Flats And Specification Drawings

A variety of terms are used to describe the drawing of a detailed garment specification. Flats, working (or technical) drawings, specs (or schematics) all describe the diagrammatic styles of representing an item of clothing. They are two-dimensional drawings of garment construction, showing front, back and side views with technical descriptions. They also show design details such as topstitching, trims and pockets. This style of drawing is most often used to accompany a fashion illustration, giving the viewer more information about how the garment is made to back up its visual description. We saw (on p, 75) how the Hats interpreted the illustration. Without them, it would be difficult to imagine the shapes that make up the outfit. Some designers actually work out their design roughs in this way if they find it easier to design ranges flat, rather than on a figure, in order to consider technical aspects as they work. The image (facing page, top left) shows a series of flat designs, created on computer, accompanying an illustration.

Drawings for Hats should be clean, sharp and precise. This style of accurate drawing is difficult for those who like to draw freely using sketchy lines. Practise drawing clothes from your wardrobe and, to enhance your understanding of your own designs, from your design roughs, too. You will learn about the construction of garment details by drawing them. In particular, practise drawing more complicated details such as trouser seats, collar revers, pleats, pockets and unusual sleeves.

The simplest way to produce a flat is to sketch a garment in pencil, then draw over the top in black ink. For this purpose, buy a set of fineliners made up of three different nib thicknesses. Use the heaviest to outline the garment, the medium line for the garment structure and the finest to emphasize the details. The working drawings (facing page, top right) for a coat have been created in this way, its seams and topstitching clearly identified on both the front and back views. A detailed sketch shows a close-up of the collar construction and the button positioning hidden beneath the lapel. Notice that the proportions are of a realistic body size—scale and accuracy are important for the purpose of this type of drawing and exaggeration is not appropriate.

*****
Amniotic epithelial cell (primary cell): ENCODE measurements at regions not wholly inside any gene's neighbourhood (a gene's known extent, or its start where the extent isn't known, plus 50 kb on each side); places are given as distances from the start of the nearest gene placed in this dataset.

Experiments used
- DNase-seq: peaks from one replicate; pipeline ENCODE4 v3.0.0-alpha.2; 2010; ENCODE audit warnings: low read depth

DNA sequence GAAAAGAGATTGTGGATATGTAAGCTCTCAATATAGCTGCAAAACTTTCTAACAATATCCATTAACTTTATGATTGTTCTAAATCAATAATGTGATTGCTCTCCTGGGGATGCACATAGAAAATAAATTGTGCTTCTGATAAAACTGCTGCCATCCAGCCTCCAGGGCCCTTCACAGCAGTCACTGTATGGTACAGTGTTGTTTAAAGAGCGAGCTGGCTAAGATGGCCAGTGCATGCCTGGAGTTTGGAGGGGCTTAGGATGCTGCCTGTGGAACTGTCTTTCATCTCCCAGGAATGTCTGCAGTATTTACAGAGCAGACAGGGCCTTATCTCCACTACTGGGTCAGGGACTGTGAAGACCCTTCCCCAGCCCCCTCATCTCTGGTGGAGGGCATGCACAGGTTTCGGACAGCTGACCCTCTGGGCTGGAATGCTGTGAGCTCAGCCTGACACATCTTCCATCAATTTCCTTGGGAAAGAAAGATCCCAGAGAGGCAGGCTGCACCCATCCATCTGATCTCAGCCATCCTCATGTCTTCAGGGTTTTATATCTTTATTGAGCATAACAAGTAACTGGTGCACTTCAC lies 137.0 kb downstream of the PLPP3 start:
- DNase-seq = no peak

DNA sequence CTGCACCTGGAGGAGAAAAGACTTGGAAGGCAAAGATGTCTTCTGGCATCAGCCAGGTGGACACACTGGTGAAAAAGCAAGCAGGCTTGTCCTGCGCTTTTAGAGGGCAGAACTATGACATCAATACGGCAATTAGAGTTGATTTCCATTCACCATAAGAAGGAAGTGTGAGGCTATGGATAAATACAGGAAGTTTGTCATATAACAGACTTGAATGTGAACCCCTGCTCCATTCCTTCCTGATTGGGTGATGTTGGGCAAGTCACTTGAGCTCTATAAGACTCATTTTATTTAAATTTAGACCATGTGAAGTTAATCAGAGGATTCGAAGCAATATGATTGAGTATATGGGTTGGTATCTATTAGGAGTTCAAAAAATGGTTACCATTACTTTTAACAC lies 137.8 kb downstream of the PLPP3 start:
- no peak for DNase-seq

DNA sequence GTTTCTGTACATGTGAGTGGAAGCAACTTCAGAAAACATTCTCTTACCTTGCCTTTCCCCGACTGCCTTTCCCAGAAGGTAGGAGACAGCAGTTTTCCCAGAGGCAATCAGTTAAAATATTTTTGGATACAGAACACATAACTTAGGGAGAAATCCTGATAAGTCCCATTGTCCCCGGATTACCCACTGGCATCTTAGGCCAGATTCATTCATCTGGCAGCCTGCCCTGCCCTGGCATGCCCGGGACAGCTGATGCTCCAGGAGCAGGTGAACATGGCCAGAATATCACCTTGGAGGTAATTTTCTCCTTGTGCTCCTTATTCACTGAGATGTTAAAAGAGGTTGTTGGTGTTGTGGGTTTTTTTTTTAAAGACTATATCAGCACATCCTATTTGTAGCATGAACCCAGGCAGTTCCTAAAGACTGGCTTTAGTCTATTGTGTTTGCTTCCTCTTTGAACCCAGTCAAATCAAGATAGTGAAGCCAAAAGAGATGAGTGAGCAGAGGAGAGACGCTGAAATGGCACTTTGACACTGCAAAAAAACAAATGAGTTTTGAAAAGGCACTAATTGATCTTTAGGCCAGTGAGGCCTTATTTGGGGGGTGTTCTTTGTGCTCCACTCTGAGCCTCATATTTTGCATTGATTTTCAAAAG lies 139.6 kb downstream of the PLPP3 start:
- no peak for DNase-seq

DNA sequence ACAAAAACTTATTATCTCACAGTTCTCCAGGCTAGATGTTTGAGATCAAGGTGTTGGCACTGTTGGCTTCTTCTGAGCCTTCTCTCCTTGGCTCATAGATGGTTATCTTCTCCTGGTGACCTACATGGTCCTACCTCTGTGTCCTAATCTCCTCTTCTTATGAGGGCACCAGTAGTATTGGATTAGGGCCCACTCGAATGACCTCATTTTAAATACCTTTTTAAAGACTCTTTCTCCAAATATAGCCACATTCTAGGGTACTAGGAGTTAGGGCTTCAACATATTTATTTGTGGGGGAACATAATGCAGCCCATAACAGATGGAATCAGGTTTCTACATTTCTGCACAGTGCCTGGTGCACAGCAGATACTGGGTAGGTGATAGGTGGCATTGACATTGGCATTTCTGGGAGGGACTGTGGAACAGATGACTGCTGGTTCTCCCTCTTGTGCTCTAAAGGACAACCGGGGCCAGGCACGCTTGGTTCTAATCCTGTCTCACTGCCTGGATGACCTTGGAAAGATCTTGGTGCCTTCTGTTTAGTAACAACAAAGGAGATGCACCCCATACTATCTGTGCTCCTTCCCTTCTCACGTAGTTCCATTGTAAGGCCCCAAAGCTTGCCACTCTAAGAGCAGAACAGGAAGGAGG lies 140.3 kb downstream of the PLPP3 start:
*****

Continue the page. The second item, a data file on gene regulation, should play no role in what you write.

In industry and the commercial world, the details indicated in the flat are also shown in a more precise version known as a spec (specification), or schematic, drawing. For this, a garment's correct specifications are mapped out to the last millimetre. Accurate measurements are added to the drawing, along with details about lining, trims, threads, fusing and fastenings. A sample specification sheet used in factories (such as the one on the facing page, below) will even have meticulous details about darts, pleats, pocket placement, pattern matching, hems, buttonholes and pressing. Compiling this information on a sheet, with a detailed spec, means a sample machinist is able to make a ovided.

Creating the design from an illustration would be almost impossible, with the machinist having to make crucial decisions about the garment construction that could differ from the designer's ideas. Specs provide a safety net for all and eliminate the possibility of error. They are also vital in the costing process. From a spec, it is possible to work out all the materials required to make a garment and cost its production accordingly. Much of this information is compiled using a computer system often known as CAD/CAM (computer-aided design/computer-aided manufacture). CAD/CAM systems speed up many of the manual-design procedures and operate specialist-manufacturing machinery efficiently. Specific training is required to be a CAD/CAM operator, but with every detail of the garment logged, it should be simple enough for the garment to be produced anywhere in the world.

6x30mm 4-hole buttons

Top-button placements: Drill 130mm and 30mm from front edge 540mm from lower hem edge 80mm spacing

Vertical welt pockets: 120mm length

5mm topstitching and reinforced

Top of welt placement: 560mm from lower hem edge 150mm from front edge

Pockets:

Bag 160mm x 160mm Flap 65mm x 65mm

Lower pocket edge placement:

110mm from hem

Distance 130mm from front edge

Fabric

Lining

Fusible Interlining

Thread

Topstiching

Supplier B Fabric Code 400/T24

Supplier Code

Supplier Code

Supplier Code

Supplier Code

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Responses

  • vala
    What are specification drawings fashion?
    3 years ago

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